In another aspect the present disclosure relates to a method of forming an aerogel. The method may include providing a graphene oxide powder and mixing the graphene oxide powder with an aqueous solution. A sonication operation may be performed on the mixture of the graphene oxide powder and the aqueous solution to form an ink. A 3D printing technique may be used to write the ink into a catalytic solution that is contained in a fluid containment member. The 3D printing may be performed to apply the ink to form a plurality of ink layers, one on top of another, to form a wet three dimensional part having a desired shape and desired dimensions. The wet three dimensional part may be cured in a sealed container for a predetermined period of time at a predetermined temperature to form a cured, wet three dimensional part. The cured, wet three dimensional part may then be supercritically dried to form a finished aerogel part.
In still another aspect the present disclosure relates to a system for forming an aerogel. The system may include a controller and a deposition component controlled by the controller for depositing an ink in a catalyst. The ink may include a graphene oxide powder in a solution. The controller may be further configured to implement a 3D printing technique to write the ink into a catalytic solution, wherein the catalytic solution is contained in a fluid containment member. The 3D printing technique may be used by the controller to form a plurality of ink layers one on top of another to form a wet three dimensional part. A sealed container may be included for curing the wet three dimensional part for a predetermined period of time at a predetermined temperature, to form a cured, wet three dimensional part. A subsystem may be included for drying the cured, wet three dimensional part to form a finished aerogel part.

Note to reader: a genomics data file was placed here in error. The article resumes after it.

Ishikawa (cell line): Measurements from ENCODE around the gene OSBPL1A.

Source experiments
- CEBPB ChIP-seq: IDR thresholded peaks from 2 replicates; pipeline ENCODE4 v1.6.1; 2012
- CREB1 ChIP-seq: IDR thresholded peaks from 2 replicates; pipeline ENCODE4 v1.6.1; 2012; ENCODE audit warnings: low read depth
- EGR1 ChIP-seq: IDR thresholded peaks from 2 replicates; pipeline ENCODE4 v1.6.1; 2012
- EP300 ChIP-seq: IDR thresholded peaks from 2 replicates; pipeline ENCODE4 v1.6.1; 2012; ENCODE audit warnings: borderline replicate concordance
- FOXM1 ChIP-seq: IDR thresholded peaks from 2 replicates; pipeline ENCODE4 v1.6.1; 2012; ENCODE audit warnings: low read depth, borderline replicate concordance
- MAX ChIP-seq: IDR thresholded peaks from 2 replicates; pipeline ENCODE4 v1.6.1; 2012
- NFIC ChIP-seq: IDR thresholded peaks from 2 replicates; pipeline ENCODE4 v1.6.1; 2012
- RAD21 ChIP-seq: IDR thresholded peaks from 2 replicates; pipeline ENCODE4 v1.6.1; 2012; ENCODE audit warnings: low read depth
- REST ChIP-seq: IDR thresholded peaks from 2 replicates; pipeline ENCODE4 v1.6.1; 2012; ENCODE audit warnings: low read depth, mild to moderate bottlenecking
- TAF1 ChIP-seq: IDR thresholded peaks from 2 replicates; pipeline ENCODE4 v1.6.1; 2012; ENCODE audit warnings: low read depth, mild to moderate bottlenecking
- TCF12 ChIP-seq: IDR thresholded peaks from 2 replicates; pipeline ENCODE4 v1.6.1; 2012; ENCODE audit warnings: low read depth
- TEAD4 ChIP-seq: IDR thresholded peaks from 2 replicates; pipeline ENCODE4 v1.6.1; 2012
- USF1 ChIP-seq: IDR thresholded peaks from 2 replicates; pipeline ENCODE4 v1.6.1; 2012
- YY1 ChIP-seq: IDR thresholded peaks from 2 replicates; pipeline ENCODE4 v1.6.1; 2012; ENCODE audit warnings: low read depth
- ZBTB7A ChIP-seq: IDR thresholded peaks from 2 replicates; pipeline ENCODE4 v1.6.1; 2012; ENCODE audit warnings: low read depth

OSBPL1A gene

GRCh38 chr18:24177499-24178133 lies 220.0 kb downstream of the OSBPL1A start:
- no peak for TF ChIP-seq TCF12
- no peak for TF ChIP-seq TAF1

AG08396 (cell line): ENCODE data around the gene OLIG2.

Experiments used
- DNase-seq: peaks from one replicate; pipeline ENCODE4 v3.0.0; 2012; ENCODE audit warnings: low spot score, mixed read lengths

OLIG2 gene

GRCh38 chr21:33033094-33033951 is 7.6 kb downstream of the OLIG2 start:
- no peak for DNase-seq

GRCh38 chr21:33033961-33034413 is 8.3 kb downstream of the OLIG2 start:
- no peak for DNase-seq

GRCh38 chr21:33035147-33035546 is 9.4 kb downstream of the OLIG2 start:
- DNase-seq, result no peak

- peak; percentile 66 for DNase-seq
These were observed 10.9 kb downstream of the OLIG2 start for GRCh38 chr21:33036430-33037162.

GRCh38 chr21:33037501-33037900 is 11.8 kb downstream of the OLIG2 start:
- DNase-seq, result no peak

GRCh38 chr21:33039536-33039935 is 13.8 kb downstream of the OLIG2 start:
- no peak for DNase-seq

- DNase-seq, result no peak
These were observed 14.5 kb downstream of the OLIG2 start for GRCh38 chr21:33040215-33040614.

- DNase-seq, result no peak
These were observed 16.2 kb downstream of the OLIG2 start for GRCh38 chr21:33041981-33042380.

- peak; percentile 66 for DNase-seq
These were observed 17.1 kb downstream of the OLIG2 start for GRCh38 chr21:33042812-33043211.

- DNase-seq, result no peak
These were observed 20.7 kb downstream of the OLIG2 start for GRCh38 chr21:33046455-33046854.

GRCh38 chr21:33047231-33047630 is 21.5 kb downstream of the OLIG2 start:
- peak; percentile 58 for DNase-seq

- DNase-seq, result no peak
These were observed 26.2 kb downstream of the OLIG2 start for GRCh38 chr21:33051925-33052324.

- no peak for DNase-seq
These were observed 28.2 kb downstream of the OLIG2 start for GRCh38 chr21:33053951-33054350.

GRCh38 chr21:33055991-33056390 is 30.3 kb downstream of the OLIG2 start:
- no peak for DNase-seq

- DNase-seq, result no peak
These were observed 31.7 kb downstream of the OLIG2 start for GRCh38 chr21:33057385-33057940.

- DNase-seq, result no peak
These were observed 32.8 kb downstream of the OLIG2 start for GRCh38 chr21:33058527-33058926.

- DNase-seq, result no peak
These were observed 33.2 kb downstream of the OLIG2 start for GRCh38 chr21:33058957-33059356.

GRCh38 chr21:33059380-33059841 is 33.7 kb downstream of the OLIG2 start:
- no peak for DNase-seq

Further areas of applicability will become apparent from the description provided herein. It should be understood that the description and specific examples are intended for purposes of illustration only and are not intended to limit the scope of the present disclosure.
BRIEF DESCRIPTION OF THE DRAWINGS
The drawings described herein are for illustration purposes only and are not intended to limit the scope of the present disclosure in any way.
FIG. 1 is a high level perspective view illustrating a 3D printing process where graphene oxide (GO) cross-linked sheets are created as a plurality of layers using the 3D printing process to begin the formation of a three dimensional wet part;
FIG. 2 is a high level perspective illustration of a three dimensional wet GO gel structure created using the 3D printing process;
FIG. 3 is a perspective view of the 3D printed graphene aerogel part that results after supercritical drying and annealing;
FIG. 4 is a flowchart illustrating one example of operations that may be used to form an aerogel part in accordance with the present disclosure;